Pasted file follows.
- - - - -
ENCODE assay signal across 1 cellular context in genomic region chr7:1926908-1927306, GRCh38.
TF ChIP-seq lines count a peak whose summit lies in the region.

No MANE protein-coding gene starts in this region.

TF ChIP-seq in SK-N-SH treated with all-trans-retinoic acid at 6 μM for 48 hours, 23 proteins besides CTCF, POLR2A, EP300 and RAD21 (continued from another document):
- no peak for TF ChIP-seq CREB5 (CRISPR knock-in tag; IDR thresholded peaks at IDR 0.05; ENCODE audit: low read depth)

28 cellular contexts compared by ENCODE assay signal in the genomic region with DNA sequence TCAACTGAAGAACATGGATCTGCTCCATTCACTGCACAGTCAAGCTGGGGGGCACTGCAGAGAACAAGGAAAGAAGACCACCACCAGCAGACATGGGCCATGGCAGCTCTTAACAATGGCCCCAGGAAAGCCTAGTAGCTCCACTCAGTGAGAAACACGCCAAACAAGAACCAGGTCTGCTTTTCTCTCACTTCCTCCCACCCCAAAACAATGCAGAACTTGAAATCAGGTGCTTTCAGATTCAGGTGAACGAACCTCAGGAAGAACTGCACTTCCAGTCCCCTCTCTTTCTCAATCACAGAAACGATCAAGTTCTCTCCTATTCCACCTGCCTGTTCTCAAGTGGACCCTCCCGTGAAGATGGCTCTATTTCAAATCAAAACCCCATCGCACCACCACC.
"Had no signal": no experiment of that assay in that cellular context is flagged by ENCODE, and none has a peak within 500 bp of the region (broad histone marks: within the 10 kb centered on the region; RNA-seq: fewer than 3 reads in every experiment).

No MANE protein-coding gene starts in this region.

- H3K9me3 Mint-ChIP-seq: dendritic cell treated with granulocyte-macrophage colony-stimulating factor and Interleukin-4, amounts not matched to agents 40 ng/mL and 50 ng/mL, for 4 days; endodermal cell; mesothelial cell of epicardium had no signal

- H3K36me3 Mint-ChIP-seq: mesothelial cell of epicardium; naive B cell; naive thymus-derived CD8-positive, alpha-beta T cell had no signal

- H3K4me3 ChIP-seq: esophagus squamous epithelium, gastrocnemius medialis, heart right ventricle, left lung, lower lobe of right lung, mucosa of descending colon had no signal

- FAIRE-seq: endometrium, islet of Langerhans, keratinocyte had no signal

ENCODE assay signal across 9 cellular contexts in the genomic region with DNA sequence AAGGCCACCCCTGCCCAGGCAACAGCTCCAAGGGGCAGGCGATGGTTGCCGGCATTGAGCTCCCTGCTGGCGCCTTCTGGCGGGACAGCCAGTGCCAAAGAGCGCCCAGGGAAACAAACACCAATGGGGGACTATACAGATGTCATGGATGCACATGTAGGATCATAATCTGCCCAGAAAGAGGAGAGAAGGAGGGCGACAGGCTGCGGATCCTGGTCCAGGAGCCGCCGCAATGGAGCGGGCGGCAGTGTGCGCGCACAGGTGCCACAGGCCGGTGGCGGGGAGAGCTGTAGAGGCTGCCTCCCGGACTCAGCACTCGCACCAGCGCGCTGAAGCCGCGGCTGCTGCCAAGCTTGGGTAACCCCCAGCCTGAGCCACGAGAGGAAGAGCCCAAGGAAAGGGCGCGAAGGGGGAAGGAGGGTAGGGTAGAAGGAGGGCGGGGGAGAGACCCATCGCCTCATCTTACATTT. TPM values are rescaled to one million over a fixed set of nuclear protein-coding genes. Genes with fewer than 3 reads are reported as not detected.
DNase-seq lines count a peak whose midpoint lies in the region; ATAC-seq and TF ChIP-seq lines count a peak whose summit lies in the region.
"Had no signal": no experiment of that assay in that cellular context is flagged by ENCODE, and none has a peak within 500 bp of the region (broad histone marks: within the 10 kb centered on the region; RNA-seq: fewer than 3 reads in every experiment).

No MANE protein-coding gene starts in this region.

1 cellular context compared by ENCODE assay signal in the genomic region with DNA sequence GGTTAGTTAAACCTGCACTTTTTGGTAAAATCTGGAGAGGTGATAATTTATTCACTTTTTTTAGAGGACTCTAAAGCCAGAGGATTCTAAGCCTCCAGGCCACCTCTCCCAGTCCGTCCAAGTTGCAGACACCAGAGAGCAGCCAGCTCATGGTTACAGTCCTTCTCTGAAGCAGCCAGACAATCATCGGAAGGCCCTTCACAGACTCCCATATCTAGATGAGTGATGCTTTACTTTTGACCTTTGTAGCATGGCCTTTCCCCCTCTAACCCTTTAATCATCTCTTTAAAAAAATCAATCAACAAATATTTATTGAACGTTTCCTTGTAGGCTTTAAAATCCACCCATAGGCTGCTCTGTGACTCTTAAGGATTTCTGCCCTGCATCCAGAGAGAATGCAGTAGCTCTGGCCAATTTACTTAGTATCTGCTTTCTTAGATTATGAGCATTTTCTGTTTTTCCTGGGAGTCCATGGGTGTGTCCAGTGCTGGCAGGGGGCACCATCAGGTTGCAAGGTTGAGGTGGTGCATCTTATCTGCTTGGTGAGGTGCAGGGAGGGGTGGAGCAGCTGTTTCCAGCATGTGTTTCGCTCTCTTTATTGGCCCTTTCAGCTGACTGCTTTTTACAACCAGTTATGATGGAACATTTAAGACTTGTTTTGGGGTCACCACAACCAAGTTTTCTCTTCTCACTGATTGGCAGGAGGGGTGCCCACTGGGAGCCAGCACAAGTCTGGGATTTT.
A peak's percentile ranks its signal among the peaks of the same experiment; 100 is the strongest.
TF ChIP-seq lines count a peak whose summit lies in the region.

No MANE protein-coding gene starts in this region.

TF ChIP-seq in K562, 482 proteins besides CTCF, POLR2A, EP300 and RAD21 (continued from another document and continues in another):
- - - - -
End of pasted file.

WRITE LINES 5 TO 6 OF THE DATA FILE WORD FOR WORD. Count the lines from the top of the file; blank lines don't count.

- no peak for TF ChIP-seq CREB5 (CRISPR knock-in tag; IDR thresholded peaks at IDR 0.05; ENCODE audit: low read depth)

28 cellular contexts compared by ENCODE assay signal in the genomic region with DNA sequence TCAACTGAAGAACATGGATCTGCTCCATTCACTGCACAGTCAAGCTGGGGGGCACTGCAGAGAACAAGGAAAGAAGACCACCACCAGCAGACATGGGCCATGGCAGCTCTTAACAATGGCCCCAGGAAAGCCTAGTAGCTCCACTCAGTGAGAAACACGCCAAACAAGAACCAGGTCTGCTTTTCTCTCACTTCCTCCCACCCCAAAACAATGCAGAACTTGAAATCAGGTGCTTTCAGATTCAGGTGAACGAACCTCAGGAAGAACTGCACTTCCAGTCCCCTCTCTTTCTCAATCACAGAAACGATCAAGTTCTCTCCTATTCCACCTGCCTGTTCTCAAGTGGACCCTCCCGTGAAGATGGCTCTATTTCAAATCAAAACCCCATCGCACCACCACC.